Saint Thomas Catholic Church was built in 1906, is the oldest church building in Gassaway. Richard C. Kerens from St. Louis was the moving force behind this  effort, in partnership with Henry Gassaway Davis. Richard C. Kerens was born in Ireland in 1842. As an infant, his parents brought him to America. While in the Union Army during the Civil War, he became interested in transportation and afterwards was greatly involved in the development of railroads in various parts of the United States. Mr. Kerens, with Senators Henry Gassaway Davis and Stephen Benton Elkins, worked for the development of the West Virginia Central and
Pittburgh Railway and the Coal Coke Railroads of West Virginia. Together, they helped to produce coal and lumber in West Virginia. Richard Kerens died in Marion, PA on September 4, 1914.

Richard had St. Thomas church was built as a memorial to his father, Thomas Kerens. The exterior stone was quarried just over a half mile from the church site. This is the same quarry from which the stone of the present Community building was made. The wood in the interior of the church was all cut from the local area as well. The workers on the building were mostly from Italy. They were the expert stone masons and carpenters who gave the church its solid and beautiful appearance. It is claimed that the church cost $30,000 at the time it was built.

According to an early Diocesan directory, St. Thomas Parish was established by the Diocese in 1908 as a mission of Richwood, WV. It wasn’t until July 15, 1908 that ownership was accepted by the Diocese of Wheeling in the name of Bishop Patrick James Donahue. An announcement in the Catholic church calendar, June 1909, stated that arrangements for the dedication of St. Thomas Catholic Church were underway. There was a great outpouring of Catholics and non-Catholics from Elkins, Charleston and other points along the Coal and Coke Railroad for the event. His Eminence Cardinal Gibbons and Archbishop’s Ireland of St. Paul, and Glennon of St. Louis were expected to be in attendance. According to parishioner, John Taylor, the opening celebration of the church was a large
affair. All four restaurants in town were crowded and food was served at the church. The Marist Fathers from Richwood were the first Pastors to serve St. Thomas. They did so faithfully and with great sacrifice until November 1973. Only then did St. Thomas get its first permanent priests, Father Ken Reed, and Fr. Ed Daschbach, who were Divine Word Missionaries. In the beginning of the mission of St. Thomas (1908), more than 100 people attended Mass as many Irish and Italian Catholics lived in the area due to the building of the railroad. With the completion of the railroads, however, the Catholic population decreased. At one time, there was speculation that the parish might close. The remaining members petitioned successfully to keep their church open. Mass was celebrated once a month. It was later celebrated every other week. Then, when the Depression hit in Central West Virginia most of the people left to seek employment elsewhere. Thus the number of Catholics in Ithe area diminished radically. St. Thomas limped along with a small community of not more than 10 or 12 attending Mass. Some of the Catholics fell-away. This seemed almost inevitable. Most of the local people were of a staunch Scotch-Irish background. They always tended to have strong suspicion of the Catholic church. Its practices, and its leadership were “foreign”. Even the church members in the early years were foreign, Irish and Italian.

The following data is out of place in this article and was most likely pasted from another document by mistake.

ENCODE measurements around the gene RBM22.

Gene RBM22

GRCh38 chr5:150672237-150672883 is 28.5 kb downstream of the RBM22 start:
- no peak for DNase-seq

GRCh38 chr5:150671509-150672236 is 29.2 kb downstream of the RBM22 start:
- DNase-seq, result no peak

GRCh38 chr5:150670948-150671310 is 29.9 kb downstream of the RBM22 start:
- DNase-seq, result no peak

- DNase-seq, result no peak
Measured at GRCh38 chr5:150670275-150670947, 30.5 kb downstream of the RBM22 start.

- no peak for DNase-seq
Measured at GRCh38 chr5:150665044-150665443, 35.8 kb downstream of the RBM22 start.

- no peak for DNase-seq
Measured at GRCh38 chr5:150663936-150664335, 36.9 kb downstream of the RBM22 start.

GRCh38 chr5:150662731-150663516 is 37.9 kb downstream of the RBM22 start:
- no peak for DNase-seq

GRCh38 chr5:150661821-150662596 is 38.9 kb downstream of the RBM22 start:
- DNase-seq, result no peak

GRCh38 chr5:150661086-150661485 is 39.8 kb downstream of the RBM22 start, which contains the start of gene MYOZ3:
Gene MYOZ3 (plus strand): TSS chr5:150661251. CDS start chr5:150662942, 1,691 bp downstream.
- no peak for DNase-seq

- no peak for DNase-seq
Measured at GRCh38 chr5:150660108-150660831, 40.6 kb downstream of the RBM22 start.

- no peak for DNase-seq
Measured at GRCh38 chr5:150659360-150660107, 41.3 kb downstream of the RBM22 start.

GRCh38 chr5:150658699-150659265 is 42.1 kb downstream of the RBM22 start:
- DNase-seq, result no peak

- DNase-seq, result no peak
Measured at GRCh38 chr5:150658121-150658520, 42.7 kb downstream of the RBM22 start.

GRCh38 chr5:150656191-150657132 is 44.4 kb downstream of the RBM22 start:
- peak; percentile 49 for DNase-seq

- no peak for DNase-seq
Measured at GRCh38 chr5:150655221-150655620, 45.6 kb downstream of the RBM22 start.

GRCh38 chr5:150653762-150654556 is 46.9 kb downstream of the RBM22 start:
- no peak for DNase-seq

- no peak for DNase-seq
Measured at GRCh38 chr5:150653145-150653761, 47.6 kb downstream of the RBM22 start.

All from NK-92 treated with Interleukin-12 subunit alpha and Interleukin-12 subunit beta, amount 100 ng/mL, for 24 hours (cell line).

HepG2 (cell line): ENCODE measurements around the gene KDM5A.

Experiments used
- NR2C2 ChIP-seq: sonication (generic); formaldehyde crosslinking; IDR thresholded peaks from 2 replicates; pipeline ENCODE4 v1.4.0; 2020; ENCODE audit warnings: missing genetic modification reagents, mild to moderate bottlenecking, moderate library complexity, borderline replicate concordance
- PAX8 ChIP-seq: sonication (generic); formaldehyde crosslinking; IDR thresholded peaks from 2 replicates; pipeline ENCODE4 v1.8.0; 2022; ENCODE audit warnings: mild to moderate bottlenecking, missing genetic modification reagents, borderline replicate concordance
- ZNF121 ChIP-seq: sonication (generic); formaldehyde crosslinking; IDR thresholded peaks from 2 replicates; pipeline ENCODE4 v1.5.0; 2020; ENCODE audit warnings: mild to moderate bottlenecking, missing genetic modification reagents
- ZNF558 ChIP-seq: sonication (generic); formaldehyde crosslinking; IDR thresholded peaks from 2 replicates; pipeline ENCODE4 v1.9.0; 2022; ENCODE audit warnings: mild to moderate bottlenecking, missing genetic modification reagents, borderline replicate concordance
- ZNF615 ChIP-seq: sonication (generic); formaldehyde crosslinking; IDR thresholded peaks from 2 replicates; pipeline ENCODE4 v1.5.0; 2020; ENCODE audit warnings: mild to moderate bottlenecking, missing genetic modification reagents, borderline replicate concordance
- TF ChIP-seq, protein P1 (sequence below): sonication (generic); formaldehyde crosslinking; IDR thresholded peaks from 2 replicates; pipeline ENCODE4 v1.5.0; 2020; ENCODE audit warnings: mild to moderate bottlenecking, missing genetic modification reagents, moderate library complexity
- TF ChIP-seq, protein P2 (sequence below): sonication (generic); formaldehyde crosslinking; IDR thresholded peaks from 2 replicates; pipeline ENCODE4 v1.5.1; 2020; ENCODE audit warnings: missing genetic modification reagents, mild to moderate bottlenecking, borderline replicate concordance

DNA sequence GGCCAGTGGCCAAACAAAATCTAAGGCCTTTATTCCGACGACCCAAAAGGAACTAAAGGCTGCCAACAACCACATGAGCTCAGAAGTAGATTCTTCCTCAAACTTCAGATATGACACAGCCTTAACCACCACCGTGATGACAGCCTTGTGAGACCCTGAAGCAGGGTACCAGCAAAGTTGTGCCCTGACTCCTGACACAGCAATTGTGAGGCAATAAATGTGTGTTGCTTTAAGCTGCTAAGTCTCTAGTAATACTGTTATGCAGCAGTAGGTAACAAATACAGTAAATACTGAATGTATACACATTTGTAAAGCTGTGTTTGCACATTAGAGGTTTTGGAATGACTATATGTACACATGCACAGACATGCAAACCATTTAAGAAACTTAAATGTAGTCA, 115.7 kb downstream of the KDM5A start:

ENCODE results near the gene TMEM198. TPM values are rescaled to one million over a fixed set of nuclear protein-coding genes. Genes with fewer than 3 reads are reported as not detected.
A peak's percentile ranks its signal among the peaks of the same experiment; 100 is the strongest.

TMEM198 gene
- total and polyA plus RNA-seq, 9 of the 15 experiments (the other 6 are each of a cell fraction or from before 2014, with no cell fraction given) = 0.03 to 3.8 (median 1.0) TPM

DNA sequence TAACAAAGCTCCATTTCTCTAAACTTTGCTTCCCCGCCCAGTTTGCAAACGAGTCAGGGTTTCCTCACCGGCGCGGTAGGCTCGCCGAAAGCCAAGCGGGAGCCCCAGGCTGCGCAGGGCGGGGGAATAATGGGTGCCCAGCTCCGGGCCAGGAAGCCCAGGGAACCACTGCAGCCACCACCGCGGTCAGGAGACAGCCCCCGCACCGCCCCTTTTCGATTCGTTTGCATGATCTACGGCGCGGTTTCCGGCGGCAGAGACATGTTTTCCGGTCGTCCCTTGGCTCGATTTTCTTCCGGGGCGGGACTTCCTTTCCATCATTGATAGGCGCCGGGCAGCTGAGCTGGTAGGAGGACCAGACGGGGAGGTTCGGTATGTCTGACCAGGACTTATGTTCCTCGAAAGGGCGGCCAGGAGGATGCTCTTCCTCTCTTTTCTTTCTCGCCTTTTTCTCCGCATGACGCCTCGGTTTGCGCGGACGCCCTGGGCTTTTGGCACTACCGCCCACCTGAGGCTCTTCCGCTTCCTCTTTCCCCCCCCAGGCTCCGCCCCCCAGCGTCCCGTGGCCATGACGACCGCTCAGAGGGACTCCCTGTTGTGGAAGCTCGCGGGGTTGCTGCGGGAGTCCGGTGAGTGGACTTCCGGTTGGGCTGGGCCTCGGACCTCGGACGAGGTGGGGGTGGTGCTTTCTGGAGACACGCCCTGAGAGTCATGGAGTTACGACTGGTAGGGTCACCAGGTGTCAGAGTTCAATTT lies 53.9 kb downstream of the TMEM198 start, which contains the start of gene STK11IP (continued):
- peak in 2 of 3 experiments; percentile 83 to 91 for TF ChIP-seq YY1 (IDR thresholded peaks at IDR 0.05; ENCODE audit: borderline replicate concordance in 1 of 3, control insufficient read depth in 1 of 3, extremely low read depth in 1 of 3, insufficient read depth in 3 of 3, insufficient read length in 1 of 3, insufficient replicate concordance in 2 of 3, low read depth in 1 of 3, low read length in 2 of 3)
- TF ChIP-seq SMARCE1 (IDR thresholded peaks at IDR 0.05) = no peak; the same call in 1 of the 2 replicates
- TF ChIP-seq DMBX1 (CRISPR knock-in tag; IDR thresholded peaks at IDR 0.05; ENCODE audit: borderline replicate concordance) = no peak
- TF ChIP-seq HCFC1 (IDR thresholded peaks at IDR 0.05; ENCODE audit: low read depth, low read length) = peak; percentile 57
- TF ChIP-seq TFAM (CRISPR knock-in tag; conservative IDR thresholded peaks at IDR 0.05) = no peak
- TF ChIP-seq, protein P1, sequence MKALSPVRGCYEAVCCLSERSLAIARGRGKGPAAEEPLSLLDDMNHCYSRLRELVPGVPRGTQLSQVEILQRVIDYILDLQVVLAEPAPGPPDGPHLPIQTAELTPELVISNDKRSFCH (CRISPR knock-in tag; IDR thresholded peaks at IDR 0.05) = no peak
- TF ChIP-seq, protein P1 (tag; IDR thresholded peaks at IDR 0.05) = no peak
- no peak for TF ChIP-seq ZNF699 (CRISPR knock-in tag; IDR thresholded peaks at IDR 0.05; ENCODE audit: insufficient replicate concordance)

The Divine Word Missionaries (SVD)

Before the Divine Word Misisonaries (SVD) came, the people had taken great leadership in keeping the mission alive themselves. Again, there was speculation that St. Thomas might close because of the small numbers, and again the people worked very hard to keep the church open. The family of P.D. Hickey gave the Diocese the one priest from Parish, Fr. Paul Hickey. One of the faithful parishioners, Mary Ellen Bridge was always most welcoming to the Marish priests and brothers who served St. Thomas from Holy Family Parish in Richwood. Mary Baily Fisher, and her sister Helen used their time, talent and treasure to keep the church in good repair. (Although she died in 1973, the Mary Bailey Fisher Trust Fund continues to be instrumental in our rehabilitation and maintenance efforts.) Dick Minnich and his wife Katherine who moved here to open a Flourish Shop became very active in the maintenance of the church. In the summer of 1973, the Divine Word Provincial approached the Bishop for possible work in the Diocese of Wheeling-Charleston. The Bishop took into consideration the extensive size of the Holy Family Parish in Richwood, along with its four missions and decided to “break off” St. Thomas and make it a Parish in its own right. At the request of Father Barrett, the Marist Provincial, Fr. Donald Ehr, SVD (Provincial) touring the Holy Family Parish agreed that the SVD community take both Gassaway and St. Anne in Webster Springs.

In October 1973, Fr. Ken Reed, SVD and Fr. Edwin Daschbach, SVD became the first resident priest in Gassaway. They lived in a house on Elk Street in Gassaway which was owned by Dick Minnich family. In the beginning of their residency, the priests alternated the weekly service responsibilities between Gassaway, in Braxton County and Webster Springs, in Webster County.

In June 1977, the house in the rear of the Church was purchased as a Rectory. Then, two months later, in August, the first religious Sisters came to the area, Sr. Camille Baker and Sr. Marie Rose Charpentier, Sisters of Notre DAme de Namur (Connecticut Province). The took up residence in the Mary Bailey Fisher home in Sutton. The Sister’s residence was later purchased from the estate of Mary Bailey. (adapted from the Centennial Program)